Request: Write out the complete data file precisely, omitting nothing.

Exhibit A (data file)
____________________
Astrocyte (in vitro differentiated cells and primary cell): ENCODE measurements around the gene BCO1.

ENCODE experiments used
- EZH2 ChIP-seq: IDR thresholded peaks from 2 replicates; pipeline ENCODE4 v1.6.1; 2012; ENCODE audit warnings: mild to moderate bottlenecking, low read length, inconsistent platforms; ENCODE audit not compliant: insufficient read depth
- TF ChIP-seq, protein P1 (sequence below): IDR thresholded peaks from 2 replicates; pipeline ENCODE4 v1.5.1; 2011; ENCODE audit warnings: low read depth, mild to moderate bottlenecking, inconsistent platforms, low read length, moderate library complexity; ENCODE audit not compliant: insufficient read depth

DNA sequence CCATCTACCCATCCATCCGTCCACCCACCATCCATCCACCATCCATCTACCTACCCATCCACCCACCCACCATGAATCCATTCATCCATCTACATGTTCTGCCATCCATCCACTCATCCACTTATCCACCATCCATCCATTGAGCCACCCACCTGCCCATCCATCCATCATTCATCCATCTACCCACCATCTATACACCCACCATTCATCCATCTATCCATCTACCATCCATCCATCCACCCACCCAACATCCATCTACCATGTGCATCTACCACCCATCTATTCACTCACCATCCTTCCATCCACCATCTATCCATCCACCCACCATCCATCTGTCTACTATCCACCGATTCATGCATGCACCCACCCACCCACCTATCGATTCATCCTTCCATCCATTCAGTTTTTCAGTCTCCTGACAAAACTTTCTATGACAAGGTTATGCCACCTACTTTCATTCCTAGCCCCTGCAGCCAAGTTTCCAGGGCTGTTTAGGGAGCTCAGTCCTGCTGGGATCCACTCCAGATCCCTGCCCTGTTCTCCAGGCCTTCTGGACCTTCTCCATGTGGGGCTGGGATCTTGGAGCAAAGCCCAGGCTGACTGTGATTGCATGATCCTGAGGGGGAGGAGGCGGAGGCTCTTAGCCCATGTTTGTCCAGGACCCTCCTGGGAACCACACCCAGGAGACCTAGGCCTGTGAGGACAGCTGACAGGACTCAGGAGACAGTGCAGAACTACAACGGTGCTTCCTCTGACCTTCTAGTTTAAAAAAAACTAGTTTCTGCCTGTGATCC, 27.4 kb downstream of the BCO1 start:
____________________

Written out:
Astrocyte (in vitro differentiated cells and primary cell): ENCODE measurements around the gene BCO1.

ENCODE experiments used
- EZH2 ChIP-seq: IDR thresholded peaks from 2 replicates; pipeline ENCODE4 v1.6.1; 2012; ENCODE audit warnings: mild to moderate bottlenecking, low read length, inconsistent platforms; ENCODE audit not compliant: insufficient read depth
- TF ChIP-seq, protein P1 (sequence below): IDR thresholded peaks from 2 replicates; pipeline ENCODE4 v1.5.1; 2011; ENCODE audit warnings: low read depth, mild to moderate bottlenecking, inconsistent platforms, low read length, moderate library complexity; ENCODE audit not compliant: insufficient read depth

DNA sequence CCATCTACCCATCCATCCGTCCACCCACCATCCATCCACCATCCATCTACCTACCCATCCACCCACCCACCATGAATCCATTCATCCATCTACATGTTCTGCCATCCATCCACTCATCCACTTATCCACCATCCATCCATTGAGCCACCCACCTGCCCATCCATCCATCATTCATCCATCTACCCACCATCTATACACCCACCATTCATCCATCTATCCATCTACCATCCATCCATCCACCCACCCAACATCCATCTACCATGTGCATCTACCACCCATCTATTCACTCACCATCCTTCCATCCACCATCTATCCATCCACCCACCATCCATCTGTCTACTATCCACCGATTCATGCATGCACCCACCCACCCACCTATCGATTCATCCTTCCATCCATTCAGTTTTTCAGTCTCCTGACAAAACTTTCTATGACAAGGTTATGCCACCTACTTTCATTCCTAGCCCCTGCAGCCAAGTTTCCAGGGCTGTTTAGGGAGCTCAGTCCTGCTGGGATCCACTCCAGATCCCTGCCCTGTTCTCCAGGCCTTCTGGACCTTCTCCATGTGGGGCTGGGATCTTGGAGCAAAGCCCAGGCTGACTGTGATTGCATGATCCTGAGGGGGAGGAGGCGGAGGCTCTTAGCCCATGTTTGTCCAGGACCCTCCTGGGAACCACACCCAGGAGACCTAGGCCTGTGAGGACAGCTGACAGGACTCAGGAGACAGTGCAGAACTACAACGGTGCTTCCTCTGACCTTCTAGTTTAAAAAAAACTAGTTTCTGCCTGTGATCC, 27.4 kb downstream of the BCO1 start: